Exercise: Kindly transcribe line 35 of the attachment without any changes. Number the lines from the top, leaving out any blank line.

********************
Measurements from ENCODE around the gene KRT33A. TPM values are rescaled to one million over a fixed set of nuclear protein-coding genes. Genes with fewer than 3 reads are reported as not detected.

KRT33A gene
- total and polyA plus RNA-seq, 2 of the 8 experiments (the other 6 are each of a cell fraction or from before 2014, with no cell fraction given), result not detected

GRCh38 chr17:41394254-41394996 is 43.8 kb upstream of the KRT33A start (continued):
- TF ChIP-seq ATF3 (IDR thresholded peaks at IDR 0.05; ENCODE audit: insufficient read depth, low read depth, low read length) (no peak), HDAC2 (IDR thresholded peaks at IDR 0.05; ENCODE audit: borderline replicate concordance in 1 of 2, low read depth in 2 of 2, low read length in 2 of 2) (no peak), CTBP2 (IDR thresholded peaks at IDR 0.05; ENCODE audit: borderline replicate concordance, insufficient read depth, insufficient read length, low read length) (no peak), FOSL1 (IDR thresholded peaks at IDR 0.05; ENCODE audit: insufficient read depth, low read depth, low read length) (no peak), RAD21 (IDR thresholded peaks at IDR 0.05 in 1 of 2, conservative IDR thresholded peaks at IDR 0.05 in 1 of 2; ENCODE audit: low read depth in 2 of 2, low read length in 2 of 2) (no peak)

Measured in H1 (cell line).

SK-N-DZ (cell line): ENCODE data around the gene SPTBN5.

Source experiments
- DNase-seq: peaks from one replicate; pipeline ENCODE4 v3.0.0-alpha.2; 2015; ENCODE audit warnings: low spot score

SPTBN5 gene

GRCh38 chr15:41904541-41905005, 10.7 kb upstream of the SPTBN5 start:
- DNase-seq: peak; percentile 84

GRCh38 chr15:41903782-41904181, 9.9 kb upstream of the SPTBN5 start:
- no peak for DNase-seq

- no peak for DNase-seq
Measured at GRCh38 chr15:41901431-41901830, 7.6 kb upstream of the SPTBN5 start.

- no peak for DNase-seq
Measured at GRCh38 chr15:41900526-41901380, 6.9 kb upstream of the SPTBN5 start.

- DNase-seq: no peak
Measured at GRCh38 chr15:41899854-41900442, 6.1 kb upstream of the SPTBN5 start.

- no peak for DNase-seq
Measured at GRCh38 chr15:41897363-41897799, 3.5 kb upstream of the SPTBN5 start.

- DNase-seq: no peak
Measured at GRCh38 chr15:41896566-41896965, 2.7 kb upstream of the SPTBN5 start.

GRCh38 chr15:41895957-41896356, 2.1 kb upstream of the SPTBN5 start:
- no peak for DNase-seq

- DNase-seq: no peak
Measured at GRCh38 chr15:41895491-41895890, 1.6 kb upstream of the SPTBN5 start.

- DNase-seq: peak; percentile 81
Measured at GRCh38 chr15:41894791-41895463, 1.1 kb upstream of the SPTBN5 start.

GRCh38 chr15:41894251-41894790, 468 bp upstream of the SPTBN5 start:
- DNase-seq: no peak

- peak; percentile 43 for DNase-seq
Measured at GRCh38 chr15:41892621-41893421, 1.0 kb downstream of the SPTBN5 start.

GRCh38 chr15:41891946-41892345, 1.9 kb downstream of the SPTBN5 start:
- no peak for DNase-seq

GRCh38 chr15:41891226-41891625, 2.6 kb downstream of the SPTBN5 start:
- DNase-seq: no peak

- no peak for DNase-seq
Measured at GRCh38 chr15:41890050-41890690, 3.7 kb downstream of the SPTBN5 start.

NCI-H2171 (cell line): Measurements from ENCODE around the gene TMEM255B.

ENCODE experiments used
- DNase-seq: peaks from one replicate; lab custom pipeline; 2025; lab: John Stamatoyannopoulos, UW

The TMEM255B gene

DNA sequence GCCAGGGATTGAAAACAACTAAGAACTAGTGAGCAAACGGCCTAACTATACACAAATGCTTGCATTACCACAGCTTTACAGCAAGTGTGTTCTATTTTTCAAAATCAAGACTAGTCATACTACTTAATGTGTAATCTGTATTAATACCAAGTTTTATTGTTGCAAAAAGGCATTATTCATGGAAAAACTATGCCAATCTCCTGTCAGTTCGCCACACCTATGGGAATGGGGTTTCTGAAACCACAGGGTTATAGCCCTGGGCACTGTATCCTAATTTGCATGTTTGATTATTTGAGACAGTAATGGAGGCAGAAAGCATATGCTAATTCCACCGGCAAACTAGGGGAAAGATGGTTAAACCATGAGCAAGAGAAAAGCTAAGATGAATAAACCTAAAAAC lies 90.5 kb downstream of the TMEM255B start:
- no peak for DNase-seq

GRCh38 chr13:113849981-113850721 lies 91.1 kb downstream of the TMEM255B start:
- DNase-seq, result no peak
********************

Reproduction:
GRCh38 chr15:41891946-41892345, 1.9 kb downstream of the SPTBN5 start: